The tiny Llanveynoe isn’t even on my AA map so it is a lot easier to find if you have an O/S map! The best advice I can give is to follow the signs for Longtown (home of a pretty ruined castle – E.H. site) then take the minor road north. Llanveynoe is about 2 miles along this road; the church is easily seen on the left of the road.
For Christmas I was given the book ‘The Early Medieval Church in Wales’ by David Petts. Not the sort of book I would have bought myself but as it was a present I eventually got around to looking through it. One picture that jumped out at me was of the ‘Crucifix Stone’, embedded into the inside wall of the church.
David Petts states that the inscribed figure of Christ is on the flat surface of a stone which also has prehistoric cup and ring marks on it. Other sources state that the cup and ring marks are in fact natural and not man made. I wanted to see for myself.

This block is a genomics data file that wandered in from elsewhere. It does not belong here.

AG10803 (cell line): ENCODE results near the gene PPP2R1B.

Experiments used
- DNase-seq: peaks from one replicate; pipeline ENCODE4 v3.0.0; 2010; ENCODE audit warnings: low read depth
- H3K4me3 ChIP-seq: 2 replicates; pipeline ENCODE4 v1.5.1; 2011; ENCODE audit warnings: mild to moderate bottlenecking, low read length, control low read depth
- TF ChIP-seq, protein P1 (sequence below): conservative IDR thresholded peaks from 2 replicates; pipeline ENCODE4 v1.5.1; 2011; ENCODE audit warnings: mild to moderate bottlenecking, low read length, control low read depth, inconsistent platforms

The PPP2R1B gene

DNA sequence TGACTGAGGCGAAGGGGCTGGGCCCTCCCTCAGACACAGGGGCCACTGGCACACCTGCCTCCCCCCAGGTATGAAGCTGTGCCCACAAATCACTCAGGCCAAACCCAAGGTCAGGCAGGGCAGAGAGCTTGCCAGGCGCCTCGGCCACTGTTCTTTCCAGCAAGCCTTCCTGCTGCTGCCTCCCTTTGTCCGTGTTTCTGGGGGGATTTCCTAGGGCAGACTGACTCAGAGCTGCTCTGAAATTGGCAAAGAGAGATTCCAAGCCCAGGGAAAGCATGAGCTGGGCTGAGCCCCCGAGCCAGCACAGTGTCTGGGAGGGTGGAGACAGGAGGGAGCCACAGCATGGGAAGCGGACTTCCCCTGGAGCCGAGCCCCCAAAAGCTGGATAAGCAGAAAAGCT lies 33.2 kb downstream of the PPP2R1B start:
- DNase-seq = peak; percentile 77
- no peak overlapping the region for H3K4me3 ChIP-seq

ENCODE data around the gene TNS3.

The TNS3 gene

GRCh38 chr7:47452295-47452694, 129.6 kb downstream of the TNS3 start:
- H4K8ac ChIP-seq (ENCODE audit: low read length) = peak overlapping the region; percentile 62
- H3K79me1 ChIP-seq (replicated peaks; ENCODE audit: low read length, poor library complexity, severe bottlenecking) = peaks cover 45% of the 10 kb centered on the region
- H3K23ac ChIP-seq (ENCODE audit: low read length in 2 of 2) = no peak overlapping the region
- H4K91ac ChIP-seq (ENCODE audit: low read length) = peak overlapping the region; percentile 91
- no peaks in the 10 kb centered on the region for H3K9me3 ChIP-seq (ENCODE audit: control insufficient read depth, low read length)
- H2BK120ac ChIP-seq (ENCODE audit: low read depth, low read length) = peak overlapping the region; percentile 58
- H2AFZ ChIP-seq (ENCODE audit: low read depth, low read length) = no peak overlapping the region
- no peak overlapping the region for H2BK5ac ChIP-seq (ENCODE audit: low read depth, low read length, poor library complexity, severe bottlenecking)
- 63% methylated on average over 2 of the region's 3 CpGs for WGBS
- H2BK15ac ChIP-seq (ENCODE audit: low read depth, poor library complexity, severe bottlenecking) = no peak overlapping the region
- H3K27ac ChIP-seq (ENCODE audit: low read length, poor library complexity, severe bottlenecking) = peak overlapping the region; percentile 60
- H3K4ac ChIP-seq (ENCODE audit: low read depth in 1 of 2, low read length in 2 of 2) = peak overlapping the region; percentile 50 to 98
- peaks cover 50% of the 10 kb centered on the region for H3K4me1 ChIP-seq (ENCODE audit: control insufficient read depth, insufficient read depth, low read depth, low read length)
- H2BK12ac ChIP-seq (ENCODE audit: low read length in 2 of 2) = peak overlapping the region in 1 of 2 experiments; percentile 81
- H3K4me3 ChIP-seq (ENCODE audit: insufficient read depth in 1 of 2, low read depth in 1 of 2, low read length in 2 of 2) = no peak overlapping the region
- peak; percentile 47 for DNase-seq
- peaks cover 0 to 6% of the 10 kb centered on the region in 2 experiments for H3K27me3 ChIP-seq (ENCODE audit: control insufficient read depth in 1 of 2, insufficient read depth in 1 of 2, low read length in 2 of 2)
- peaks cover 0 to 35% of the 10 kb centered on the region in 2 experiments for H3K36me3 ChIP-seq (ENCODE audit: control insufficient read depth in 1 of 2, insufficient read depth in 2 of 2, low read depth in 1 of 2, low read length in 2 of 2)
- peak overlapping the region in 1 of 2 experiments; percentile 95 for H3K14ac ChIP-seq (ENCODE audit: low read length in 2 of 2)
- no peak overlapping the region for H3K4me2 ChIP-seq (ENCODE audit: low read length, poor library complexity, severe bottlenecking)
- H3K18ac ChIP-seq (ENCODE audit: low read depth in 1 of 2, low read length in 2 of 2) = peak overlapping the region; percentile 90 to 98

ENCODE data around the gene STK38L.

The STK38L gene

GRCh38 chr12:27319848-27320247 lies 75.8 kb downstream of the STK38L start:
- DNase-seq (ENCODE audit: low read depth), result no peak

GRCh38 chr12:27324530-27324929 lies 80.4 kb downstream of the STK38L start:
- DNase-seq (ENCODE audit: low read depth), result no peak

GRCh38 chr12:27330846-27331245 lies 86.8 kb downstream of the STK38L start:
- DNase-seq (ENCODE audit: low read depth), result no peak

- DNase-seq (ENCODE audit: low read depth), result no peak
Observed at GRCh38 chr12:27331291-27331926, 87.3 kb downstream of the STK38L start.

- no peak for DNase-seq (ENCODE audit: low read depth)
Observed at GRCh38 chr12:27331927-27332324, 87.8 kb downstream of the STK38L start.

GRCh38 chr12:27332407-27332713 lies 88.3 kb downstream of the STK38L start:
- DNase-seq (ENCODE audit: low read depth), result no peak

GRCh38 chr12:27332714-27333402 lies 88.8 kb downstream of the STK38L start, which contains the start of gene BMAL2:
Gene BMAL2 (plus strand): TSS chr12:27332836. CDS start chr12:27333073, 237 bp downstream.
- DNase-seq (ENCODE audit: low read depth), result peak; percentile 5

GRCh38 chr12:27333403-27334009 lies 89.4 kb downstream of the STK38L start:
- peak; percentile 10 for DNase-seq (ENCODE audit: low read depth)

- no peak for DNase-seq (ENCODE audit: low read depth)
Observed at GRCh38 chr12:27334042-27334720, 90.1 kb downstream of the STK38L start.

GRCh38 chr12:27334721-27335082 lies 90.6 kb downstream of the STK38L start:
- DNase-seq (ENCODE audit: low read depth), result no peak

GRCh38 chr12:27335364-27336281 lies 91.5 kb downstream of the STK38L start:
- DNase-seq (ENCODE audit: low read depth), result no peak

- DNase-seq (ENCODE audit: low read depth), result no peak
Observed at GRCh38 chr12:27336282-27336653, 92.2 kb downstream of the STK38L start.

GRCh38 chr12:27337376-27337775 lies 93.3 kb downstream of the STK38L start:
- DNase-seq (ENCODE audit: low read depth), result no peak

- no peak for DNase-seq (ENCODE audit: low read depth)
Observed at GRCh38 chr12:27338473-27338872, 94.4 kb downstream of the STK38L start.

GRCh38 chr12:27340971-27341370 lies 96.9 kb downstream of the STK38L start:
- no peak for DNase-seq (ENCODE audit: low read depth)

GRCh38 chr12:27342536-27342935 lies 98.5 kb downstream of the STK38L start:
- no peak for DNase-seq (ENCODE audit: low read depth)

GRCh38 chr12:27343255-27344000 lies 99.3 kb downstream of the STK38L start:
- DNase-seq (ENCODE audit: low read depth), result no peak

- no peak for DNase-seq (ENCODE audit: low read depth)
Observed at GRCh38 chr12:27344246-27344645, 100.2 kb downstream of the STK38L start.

The church is very pretty and sits on the side of a valley. The views along the valley are wonderful and that alone made the trek here worthwhile. I was very pleased to find that the church was unlocked and I let myself in. The inscribed stone has been built into the wall on the right and is easy to spot, as were the possible cup and ring marks – there are about a dozen of them.
I am no rock art expert and certainly no cup and ring expert but I have seen my fair share over the years. To my untrained eye they appeared natural although they do certainly look like small cup and ring marks. However, if they are natural I wonder why this stone was used to carve the figure on? Why not use and ‘unblemished’ stone? Was this stone specifically used because of the ‘cup and ring’ marks?
I picked up a leaflet in the church which gives a brief history of the church. I found this bit particularly interesting:
‘The church is believed to have been founded by St Beuno (c600AD). The remains of the ‘llan’ below the west wall of the churchyard may have been where the original church stood. Two ancient stones, including the ‘Crucifix Stone,’ were found on the slope west of the church in 1860 and 1888’.
Although not religious, I love old churches in picturesque settings. If they have any prehistoric connections all the better. It was therefore no hardship for me to visit Llanveynoe (although Karen may disagree as she was driving!) I would certainly recommend a visit if you happen to be this way. Have a look at the stone, draw your own conclusions – man made or natural?